When Mr. Buhari assumed the presidency in 2015, he made progress in the fight against militants, chasing them from forest hide-outs and killing scores of fighters. But in past months the militants have regrouped, and simultaneously fractured while boasting about ties to the Islamic State, which they pledged loyalty to several years ago.

Boko Haram fighters have carried out suicide bombings and stepped up attacks across the border in Niger and Chad. One faction circulated a video of a violent attack on a military installation in Nigeria.

Last week, amid threats of an attack in the countryside, Nigerian soldiers rounded up community members in the middle of the night and herded them into a camp for displaced people, prompting outrage from residents who unexpectedly had to leave their homes.

Last year, the fighters carried out kidnappings eerily similar to the one in Chibok, taking dozens of girls in the community of Dapchi before returning most of them several days later. At least one student, Leah Sharibu, is still being held, reportedly because she is a Christian and refused to convert to Islam.

Mr. Buhari has negotiated for the release of about half of the students from Chibok, who are now in their late teens or early 20s. Many of them are studying at the American University of Nigeria in Yola, where a special program was designed to catch them up with their studies and advance them to university work if they choose. The government is picking up the tab.

On Sunday, the local news outlet This Day published an editorial calling for the remaining students to be rescued and saying that their continued absence “represent a blur on our collective humanity.”

“Until all the abducted girls can be accounted for,” the editorial said, “the promise of the constitution, that the welfare of Nigerians shall be the primary purpose of government, will continue to ring hollow.”

The New York Times

Friday, April 12, 2019

Entire town in Nigeria evacuated to screen out Boko Haram militants

Up to 10,000 civilians have been forcibly relocated because of a military operation against Boko Haramin northeast Nigeria, the United Nations said on Thursday, calling for better protection.

At least 2,000 people were initially said to have been moved the 40km from Jakana to the Borno state capital, Maiduguri, on Tuesday. But the UN said five times as many were forced to flee.

"The military ordered the immediate departure and forced the relocation of up to 10,000 civilians in the middle of the night, without prior warning," it said in a statement.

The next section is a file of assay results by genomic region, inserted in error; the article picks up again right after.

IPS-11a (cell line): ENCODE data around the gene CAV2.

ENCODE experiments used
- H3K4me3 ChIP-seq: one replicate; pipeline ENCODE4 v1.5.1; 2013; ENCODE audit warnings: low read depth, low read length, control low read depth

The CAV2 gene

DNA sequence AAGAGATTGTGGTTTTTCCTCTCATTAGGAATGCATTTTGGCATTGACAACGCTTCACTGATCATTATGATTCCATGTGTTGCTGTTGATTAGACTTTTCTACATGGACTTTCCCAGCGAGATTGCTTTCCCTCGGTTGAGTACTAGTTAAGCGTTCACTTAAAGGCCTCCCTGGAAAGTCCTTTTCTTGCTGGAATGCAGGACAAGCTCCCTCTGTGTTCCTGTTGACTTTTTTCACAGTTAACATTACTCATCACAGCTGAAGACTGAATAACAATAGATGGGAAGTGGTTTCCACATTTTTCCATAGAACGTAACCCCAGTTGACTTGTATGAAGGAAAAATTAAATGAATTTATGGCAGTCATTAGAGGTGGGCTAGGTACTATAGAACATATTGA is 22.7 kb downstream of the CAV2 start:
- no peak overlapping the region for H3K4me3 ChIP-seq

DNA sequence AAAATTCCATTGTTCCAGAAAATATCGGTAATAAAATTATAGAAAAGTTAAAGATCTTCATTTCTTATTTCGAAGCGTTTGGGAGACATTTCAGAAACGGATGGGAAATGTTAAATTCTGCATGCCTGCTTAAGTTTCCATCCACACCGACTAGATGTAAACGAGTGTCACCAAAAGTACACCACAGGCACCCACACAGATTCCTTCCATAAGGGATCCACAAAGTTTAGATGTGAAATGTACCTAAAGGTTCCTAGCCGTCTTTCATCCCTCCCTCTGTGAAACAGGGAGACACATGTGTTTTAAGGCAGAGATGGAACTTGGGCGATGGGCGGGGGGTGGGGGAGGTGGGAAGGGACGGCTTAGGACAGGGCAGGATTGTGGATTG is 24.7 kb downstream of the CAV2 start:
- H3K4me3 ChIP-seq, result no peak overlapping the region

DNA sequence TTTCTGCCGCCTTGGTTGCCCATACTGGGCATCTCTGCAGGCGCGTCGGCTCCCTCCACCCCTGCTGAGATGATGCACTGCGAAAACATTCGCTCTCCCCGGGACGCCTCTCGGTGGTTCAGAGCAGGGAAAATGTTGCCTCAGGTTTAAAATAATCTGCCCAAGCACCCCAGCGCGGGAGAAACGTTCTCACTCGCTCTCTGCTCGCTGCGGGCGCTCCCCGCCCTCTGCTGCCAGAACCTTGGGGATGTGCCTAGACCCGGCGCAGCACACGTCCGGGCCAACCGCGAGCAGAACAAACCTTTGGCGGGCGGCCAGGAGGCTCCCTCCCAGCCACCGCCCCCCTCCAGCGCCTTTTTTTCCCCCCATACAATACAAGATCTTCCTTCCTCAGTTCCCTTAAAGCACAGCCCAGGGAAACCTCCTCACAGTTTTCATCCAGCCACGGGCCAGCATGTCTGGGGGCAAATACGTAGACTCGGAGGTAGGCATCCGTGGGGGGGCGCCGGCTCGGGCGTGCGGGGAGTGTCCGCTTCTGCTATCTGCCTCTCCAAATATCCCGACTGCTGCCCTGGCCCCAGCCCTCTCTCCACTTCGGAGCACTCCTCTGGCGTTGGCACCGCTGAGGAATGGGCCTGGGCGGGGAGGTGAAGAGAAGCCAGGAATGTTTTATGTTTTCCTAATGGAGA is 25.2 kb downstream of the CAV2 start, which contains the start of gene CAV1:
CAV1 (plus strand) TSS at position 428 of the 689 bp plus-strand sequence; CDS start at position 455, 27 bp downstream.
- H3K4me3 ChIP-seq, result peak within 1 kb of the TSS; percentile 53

"The entire town of Jakana was emptied, and people were forced to move to Maiduguri with very little time to collect personal belongings," added UN Humanitarian Coordinator Edward Kallon. "Some people said they arrived in Maiduguri with nothing, not even with shoes on their feet."

The northeast is the battleground in Nigeria's decade-long fight against the armed group of the Islamic State West Africa Province (ISWAP) and Boko Haram.

A surge in attacks in December in which towns and military bases were overrun saw tens of thousands of civilians fleeing into Maiduguri and swelling the population of existing camps.

Humanitarian concerns

The armed groups have in the last few weeks been hit by intensive air and ground offensives from coalition forces involving Nigeria, Chad and Cameroon in the Lake Chad region, according to military sources and armed fighters.

But there are fresh concerns about the effects of the conflict on civilians after nearly 10 years of fighting, more than 27,000 deaths and 1.8 million made homeless.

Previous mass displacements of civilians have forced them into already overcrowded camps for the internally displaced in Maiduguri, putting pressure on the authorities.

"The United Nations is urging the government to urgently provide safety, shelter, food, water and medical care to the displaced civilians, in addition to information about when they will be allowed to return home," said Kallon.

Jakana lies on a known crossing route for ISWAP fighters moving between their camps in the Benisheikh forest area of Borno and their hideouts in the Buni Yadi area of Yobe.

In January, ISWAP sent letters to Jakana and Mainok residents telling them to vacate their homes for an impending raid on the military.

Al Jazeera